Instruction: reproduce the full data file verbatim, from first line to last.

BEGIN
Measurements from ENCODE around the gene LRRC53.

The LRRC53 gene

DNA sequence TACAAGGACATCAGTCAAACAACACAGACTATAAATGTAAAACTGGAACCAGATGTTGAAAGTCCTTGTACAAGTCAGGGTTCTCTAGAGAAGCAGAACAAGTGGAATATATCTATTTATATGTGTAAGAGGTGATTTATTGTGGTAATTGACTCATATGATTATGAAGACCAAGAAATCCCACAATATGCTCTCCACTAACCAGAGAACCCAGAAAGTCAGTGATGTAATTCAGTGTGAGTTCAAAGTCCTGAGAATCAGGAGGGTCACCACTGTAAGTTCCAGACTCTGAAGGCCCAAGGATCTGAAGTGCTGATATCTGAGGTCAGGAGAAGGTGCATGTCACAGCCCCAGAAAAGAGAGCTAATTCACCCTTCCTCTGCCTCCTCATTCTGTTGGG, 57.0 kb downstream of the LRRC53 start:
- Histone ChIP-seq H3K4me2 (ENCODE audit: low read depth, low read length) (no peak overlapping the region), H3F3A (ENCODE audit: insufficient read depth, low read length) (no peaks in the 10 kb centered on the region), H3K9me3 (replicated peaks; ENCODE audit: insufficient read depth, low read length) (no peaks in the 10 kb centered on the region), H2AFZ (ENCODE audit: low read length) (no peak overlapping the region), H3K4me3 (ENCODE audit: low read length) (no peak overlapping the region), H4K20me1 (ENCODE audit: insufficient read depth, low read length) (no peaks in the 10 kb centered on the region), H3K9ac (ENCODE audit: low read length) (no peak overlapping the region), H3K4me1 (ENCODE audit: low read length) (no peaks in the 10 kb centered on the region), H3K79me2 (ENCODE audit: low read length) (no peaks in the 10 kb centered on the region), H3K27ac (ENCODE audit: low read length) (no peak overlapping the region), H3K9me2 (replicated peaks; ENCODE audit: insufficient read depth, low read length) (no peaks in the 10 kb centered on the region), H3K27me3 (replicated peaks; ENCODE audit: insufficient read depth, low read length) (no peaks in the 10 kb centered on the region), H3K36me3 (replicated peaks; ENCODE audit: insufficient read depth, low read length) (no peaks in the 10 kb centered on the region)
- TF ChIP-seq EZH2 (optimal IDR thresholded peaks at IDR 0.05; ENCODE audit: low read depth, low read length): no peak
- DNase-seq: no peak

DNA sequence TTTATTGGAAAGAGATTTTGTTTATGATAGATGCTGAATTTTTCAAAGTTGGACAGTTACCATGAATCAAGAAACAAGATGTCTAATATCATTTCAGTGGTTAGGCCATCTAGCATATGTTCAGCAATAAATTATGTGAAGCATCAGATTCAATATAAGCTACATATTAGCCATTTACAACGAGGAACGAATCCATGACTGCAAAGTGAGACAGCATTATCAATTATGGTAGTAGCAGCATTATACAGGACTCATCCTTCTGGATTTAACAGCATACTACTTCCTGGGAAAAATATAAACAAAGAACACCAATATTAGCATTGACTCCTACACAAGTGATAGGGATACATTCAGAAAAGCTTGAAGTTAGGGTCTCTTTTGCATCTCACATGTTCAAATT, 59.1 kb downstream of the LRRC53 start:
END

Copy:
Measurements from ENCODE around the gene LRRC53.

The LRRC53 gene

DNA sequence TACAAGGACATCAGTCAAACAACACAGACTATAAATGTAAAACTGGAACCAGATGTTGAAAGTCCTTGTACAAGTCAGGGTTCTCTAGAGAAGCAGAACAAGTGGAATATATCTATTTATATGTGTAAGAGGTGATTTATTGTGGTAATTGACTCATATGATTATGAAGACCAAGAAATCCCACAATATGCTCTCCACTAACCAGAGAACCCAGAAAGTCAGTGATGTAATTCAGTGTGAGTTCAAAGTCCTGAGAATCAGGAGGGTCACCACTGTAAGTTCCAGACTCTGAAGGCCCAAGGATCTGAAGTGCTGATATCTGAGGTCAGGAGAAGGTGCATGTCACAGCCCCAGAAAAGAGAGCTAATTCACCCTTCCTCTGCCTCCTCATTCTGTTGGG, 57.0 kb downstream of the LRRC53 start:
- Histone ChIP-seq H3K4me2 (ENCODE audit: low read depth, low read length) (no peak overlapping the region), H3F3A (ENCODE audit: insufficient read depth, low read length) (no peaks in the 10 kb centered on the region), H3K9me3 (replicated peaks; ENCODE audit: insufficient read depth, low read length) (no peaks in the 10 kb centered on the region), H2AFZ (ENCODE audit: low read length) (no peak overlapping the region), H3K4me3 (ENCODE audit: low read length) (no peak overlapping the region), H4K20me1 (ENCODE audit: insufficient read depth, low read length) (no peaks in the 10 kb centered on the region), H3K9ac (ENCODE audit: low read length) (no peak overlapping the region), H3K4me1 (ENCODE audit: low read length) (no peaks in the 10 kb centered on the region), H3K79me2 (ENCODE audit: low read length) (no peaks in the 10 kb centered on the region), H3K27ac (ENCODE audit: low read length) (no peak overlapping the region), H3K9me2 (replicated peaks; ENCODE audit: insufficient read depth, low read length) (no peaks in the 10 kb centered on the region), H3K27me3 (replicated peaks; ENCODE audit: insufficient read depth, low read length) (no peaks in the 10 kb centered on the region), H3K36me3 (replicated peaks; ENCODE audit: insufficient read depth, low read length) (no peaks in the 10 kb centered on the region)
- TF ChIP-seq EZH2 (optimal IDR thresholded peaks at IDR 0.05; ENCODE audit: low read depth, low read length): no peak
- DNase-seq: no peak

DNA sequence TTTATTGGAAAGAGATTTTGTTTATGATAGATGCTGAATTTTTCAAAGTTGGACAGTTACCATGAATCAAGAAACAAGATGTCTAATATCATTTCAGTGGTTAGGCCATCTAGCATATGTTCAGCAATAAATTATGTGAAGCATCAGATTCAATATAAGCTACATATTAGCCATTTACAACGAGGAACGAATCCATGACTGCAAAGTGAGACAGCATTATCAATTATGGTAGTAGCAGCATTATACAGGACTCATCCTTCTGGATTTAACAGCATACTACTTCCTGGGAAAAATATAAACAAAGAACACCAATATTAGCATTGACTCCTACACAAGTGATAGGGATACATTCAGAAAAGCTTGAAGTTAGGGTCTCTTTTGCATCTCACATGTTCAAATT, 59.1 kb downstream of the LRRC53 start: